• 28. Tricks Of The Trade
    • Try to have direct light on the face of the person speaking. Too much light from behind causes silhouetting, too much from above causes shadows under the eyes.
    • Avoid placing videoconferencing equipment in rooms prone to echo effects or exposed to outside noise. Eliminate in-room sources of extraneous noise. On multipoint video conferences mute your location when not speaking.
  • 29. Tricks Of The Trade
    • Be aware of the transmission delay ... pause for others to comment.
    • When asking questions in a group conference, direct the question to a specific individual if possible.
    • Use a real or even a fake plant to humanize the setting.
    Visual Collaboration Andrew W. Davis Wainhouse Research
  • 30.
    • Gudelsky Center
    • UMD Plant Sciences Building
    • UMD, Symons Hall
    AGNR Videoconferencing Facilities Salisbury Facility (LESREC) UMES, Henson Center Washington County CES Wye
  • 31. AGNR Videoconferencing Facilities
    • Gudelsky Center, Al Ingling
    • UMD, Plant Sciences, Chris Sargent
    • Salisbury Facility (LESREC), Expected to be operational - Feb '02, Vanessa Fitzmaurice
    • Symons Hall, Brad Paleg
    • UMES, Henson Building, Kat Harting
    • Washington County Cooperative Extension Office, Steve Rogowsky
    • Wye, Nan Stenzel
  • 32. AGNR Videoconferencing Info
    • http://www. agnr . umd . edu /CIT/DL/
    • Click on Videoconferencing
  • 33. Videoconference-based Learning Strategies
    • Establish Class Expectations
      • It ain’t MTV
      • At the begining of the session, prepare the preparing learners for an active experience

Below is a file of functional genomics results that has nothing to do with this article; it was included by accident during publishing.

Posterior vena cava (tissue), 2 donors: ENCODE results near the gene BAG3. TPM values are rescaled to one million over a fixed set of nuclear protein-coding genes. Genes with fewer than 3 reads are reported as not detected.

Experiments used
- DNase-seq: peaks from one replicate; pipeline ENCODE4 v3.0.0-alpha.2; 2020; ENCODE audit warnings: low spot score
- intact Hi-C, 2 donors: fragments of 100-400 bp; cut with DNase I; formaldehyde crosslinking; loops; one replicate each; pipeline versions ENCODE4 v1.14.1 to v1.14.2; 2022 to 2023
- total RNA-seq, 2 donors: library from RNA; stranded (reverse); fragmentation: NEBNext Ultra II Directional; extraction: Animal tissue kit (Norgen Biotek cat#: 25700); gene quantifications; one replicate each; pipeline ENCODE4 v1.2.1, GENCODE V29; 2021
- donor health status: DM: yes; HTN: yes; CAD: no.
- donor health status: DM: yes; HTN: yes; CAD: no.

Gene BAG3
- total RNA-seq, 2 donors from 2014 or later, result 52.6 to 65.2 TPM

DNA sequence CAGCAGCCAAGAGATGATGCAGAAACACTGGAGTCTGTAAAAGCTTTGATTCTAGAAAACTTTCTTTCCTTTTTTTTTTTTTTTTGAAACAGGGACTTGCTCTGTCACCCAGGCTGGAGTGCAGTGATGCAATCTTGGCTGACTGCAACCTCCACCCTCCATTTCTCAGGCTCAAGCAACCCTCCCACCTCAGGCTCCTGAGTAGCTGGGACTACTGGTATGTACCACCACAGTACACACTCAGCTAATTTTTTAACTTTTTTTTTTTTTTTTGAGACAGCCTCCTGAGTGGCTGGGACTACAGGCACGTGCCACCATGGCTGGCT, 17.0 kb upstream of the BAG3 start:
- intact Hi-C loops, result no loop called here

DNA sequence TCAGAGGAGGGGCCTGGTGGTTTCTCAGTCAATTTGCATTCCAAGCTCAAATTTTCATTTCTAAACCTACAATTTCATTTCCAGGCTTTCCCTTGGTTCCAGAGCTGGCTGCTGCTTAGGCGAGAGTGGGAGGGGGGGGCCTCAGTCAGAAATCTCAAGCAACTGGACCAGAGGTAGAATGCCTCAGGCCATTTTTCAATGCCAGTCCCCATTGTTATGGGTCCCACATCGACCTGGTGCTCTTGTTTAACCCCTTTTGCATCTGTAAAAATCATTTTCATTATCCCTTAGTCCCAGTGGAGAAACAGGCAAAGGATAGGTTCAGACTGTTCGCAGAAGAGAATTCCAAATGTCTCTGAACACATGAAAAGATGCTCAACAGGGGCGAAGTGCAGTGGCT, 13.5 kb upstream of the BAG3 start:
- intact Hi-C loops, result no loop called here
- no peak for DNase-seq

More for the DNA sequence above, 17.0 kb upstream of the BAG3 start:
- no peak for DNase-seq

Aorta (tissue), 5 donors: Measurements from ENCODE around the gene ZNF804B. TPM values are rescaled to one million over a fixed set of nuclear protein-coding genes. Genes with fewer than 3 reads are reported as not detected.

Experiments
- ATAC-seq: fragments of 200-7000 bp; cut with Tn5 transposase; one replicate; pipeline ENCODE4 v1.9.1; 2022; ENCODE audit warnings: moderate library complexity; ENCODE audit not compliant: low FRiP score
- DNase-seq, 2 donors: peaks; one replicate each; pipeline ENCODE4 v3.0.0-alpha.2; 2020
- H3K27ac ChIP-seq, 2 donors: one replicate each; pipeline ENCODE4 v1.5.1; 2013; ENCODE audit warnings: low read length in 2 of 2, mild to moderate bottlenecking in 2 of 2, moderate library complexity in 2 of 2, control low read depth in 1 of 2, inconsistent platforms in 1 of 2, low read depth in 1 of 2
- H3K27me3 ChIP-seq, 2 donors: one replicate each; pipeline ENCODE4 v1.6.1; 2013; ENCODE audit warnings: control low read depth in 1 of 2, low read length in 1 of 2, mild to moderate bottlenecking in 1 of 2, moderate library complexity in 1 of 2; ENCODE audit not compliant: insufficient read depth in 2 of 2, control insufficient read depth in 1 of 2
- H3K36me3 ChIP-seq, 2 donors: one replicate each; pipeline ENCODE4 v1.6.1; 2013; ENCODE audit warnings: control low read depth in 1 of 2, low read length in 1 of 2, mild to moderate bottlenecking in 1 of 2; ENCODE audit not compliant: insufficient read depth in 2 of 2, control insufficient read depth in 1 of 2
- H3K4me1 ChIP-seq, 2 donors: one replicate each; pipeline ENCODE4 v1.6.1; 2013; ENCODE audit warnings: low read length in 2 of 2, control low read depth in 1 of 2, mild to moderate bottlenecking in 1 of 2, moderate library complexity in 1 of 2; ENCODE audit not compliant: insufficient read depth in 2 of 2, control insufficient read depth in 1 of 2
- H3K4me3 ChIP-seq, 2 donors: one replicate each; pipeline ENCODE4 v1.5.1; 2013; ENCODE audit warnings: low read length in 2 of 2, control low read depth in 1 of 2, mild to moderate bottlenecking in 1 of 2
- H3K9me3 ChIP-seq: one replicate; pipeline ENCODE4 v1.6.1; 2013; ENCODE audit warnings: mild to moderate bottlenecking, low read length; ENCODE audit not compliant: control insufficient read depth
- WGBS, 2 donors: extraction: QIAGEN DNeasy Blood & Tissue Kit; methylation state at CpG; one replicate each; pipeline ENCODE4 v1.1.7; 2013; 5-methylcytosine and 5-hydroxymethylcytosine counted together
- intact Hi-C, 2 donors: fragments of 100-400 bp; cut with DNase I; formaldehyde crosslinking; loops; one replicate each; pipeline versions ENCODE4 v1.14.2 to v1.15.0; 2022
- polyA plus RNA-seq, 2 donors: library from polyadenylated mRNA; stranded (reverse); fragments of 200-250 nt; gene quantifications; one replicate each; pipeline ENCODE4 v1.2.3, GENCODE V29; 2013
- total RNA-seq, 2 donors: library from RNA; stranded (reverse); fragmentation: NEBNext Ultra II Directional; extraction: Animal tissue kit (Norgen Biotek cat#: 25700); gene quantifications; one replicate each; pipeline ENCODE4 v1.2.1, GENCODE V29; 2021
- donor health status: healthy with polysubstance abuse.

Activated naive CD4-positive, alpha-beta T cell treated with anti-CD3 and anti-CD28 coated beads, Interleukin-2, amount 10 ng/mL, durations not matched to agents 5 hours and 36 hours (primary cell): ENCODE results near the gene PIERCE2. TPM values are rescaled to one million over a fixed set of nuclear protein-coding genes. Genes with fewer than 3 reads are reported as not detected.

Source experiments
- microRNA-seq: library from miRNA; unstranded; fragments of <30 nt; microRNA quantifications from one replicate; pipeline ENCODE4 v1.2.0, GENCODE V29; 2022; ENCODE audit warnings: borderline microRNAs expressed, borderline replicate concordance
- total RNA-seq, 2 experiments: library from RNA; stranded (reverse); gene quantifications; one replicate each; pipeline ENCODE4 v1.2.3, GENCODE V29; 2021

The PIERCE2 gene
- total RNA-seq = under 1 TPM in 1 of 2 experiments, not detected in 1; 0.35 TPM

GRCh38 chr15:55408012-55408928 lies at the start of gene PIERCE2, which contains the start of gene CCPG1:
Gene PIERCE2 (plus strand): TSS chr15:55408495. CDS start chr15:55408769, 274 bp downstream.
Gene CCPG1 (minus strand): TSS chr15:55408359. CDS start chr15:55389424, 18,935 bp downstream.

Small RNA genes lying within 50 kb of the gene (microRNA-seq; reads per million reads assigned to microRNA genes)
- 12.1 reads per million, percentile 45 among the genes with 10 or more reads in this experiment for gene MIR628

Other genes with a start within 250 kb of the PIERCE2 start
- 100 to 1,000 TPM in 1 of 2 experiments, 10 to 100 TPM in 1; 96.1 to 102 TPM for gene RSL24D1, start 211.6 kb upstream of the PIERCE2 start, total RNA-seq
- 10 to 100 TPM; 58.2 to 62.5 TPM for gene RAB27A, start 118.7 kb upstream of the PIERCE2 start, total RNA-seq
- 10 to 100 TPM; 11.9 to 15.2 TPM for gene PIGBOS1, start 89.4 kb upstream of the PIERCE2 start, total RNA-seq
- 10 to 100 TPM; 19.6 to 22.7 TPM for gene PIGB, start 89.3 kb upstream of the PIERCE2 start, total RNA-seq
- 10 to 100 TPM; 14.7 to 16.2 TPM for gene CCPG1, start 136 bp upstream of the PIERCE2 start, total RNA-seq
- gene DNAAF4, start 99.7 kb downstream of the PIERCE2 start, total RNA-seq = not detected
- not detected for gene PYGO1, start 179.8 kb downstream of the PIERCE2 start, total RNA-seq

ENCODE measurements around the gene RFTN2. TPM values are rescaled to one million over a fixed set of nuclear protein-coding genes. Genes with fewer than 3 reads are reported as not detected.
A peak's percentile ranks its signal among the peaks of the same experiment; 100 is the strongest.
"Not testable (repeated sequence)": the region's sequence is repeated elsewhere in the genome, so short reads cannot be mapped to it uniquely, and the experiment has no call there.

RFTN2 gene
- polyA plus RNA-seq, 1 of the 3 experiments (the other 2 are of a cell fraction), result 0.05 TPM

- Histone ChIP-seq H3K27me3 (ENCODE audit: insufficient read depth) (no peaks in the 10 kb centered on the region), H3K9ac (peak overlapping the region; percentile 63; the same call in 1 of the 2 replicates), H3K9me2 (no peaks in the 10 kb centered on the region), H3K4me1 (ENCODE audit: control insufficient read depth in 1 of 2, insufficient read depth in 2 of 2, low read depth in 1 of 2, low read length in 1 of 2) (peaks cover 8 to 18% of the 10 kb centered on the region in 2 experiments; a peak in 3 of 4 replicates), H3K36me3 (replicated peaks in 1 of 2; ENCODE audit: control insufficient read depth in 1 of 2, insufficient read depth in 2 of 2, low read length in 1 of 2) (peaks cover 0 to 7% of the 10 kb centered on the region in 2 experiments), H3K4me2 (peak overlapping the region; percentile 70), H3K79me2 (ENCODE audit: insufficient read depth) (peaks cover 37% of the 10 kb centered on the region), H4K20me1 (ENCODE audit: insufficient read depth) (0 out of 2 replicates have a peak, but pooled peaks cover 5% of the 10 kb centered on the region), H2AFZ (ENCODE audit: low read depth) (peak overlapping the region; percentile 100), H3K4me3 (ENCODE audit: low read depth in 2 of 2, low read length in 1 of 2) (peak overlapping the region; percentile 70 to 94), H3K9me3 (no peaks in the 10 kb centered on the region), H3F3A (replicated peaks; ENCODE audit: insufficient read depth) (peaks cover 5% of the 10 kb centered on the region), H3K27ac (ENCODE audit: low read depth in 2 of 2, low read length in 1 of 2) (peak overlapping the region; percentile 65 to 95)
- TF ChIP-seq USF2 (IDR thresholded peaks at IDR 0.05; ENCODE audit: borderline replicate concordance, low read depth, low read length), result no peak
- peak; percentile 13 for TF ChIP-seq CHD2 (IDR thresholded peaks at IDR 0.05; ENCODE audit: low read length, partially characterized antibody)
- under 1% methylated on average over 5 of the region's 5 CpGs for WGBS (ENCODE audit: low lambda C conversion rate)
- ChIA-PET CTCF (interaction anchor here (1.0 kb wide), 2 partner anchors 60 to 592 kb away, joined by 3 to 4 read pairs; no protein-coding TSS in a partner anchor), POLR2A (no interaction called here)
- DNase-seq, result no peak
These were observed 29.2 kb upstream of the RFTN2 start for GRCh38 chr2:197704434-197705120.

• Reduce Distractions
    • Engage Students with Variety and Interaction
    • Encourage Dialogue
  • 34. Video Conferencing Etiquette
    • This is new and we are learning.
    • Those who come from a television (production, not watching) as opposed to a computer background tend to be more effective.
  • 35. Prepare for the Worst Case Scenario
    • Find out who handles difficult technical problems and how to contact him/her.
    • Designate a remote facilitator.
    • Develop a contingency plan for the remote site and share it with the remote facilitator. You might, for example, have a discussion topic or activity that supports the videoconference outcomes.
  • 36. Prepare for the Worst Case Scenario
    • Share telephone numbers with your remote facilitator and troubleshooters.
    • Make sure you (and your troubleshooters) are familiar with the equipment.
    • Establish your connection 15-30 minutes prior to the meeting time. Most technical problems are observable when establishing a connection.
    • If you have never connected with your remote site plan a "dry run" a week or so ahead of time.
  • 37. Video Conferencing Etiquette
    • Testing, testing, 1, 2, 3,…
      • Connect and test PRIOR to the scheduled time
      • Utilize the picture-in-picture to get a sense of what the remote sites are seeing
    • Leaving well enough alone…
      • If the videoconference is satisfactory make as few adjustments as possible
      • Unnecessary "twiddling" of audio or video can have very distracting results.
  • 38. Video Conferencing Etiquette
    • Are you still with me?
      • Videoconferencing is much more like an in person exchange than a telephone call — body language and facial expression count!
      • Avoid "multi-tasking" with other work, looking at other applications on the computer screen, talking to other local participants.
  • 39. Video Conferencing Etiquette
    • Talking out of turn…
      • Stray noises and side conversations within a video conference distract from the primary conversation.
      • Side conversations at remote sites seem to spring up more readily than they would if everyone were in the same actual room, which causes problems to voice-activated switching.
  • 40. Videoconferencing Resources:
    • AGNR information:
      • http://www.agnr.umd.edu/cit/dl/ , click on Videoconferencing
    • Video Conferencing Cookbook.
      • http://www.vide.gatech.edu/cookbook2.0/
    • Distance Education at a Glance Guide #10
      • http://www.uidaho.edu/evo/dist10.html
    • Videoconferencing for Learning
      • http://www.kn.pacbell.com/wired/vidconf/